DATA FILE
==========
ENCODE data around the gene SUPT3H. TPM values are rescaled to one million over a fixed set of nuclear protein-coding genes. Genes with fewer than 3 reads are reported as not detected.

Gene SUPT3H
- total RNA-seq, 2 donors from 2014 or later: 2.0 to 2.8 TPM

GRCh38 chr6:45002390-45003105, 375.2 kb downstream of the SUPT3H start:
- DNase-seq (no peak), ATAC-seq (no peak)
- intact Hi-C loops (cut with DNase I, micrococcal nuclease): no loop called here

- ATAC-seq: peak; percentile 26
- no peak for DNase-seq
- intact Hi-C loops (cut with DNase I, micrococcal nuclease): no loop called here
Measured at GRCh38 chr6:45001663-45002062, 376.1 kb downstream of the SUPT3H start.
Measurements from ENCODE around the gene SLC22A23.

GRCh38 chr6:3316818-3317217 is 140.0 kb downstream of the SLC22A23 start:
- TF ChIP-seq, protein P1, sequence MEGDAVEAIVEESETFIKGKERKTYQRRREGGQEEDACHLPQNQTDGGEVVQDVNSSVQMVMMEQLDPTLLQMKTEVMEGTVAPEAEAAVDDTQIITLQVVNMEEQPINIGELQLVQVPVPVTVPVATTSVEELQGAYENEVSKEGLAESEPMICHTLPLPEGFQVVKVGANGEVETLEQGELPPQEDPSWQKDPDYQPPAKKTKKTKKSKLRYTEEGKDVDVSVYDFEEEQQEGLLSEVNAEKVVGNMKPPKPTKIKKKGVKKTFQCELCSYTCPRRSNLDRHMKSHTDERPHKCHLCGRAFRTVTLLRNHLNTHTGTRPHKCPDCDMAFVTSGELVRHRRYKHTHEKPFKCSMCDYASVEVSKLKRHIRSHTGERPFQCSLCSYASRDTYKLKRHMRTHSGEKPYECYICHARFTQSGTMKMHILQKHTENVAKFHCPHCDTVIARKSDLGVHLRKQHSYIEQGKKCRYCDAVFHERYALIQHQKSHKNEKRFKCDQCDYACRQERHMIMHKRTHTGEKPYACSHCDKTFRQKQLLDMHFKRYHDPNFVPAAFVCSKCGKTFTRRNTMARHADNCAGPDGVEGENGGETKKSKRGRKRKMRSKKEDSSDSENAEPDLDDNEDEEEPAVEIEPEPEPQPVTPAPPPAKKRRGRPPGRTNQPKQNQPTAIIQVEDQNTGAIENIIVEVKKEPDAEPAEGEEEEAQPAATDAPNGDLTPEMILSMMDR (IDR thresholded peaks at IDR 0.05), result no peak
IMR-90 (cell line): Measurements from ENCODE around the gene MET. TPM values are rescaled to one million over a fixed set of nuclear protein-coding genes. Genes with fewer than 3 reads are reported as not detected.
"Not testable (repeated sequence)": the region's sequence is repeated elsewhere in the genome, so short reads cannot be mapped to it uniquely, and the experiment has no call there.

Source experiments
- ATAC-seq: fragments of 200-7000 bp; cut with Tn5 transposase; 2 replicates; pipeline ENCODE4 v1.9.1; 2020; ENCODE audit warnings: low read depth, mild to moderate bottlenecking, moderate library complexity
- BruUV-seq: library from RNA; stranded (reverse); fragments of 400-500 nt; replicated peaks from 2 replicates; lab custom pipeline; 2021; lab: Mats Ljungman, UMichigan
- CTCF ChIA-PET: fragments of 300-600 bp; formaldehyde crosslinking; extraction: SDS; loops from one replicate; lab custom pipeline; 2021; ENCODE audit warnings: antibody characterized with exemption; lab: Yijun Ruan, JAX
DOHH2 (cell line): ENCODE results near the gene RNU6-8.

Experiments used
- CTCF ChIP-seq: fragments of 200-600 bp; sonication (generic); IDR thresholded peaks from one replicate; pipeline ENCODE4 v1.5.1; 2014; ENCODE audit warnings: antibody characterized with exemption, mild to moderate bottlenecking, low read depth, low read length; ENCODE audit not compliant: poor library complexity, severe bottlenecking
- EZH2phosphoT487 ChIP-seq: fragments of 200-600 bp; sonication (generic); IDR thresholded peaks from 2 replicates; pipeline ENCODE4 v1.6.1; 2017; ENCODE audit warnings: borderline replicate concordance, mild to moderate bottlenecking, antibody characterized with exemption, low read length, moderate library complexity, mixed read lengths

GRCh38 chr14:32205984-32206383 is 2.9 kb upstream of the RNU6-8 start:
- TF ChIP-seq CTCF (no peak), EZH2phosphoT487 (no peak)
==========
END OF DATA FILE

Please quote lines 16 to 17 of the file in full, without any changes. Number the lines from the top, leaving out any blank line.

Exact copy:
Source experiments
- ATAC-seq: fragments of 200-7000 bp; cut with Tn5 transposase; 2 replicates; pipeline ENCODE4 v1.9.1; 2020; ENCODE audit warnings: low read depth, mild to moderate bottlenecking, moderate library complexity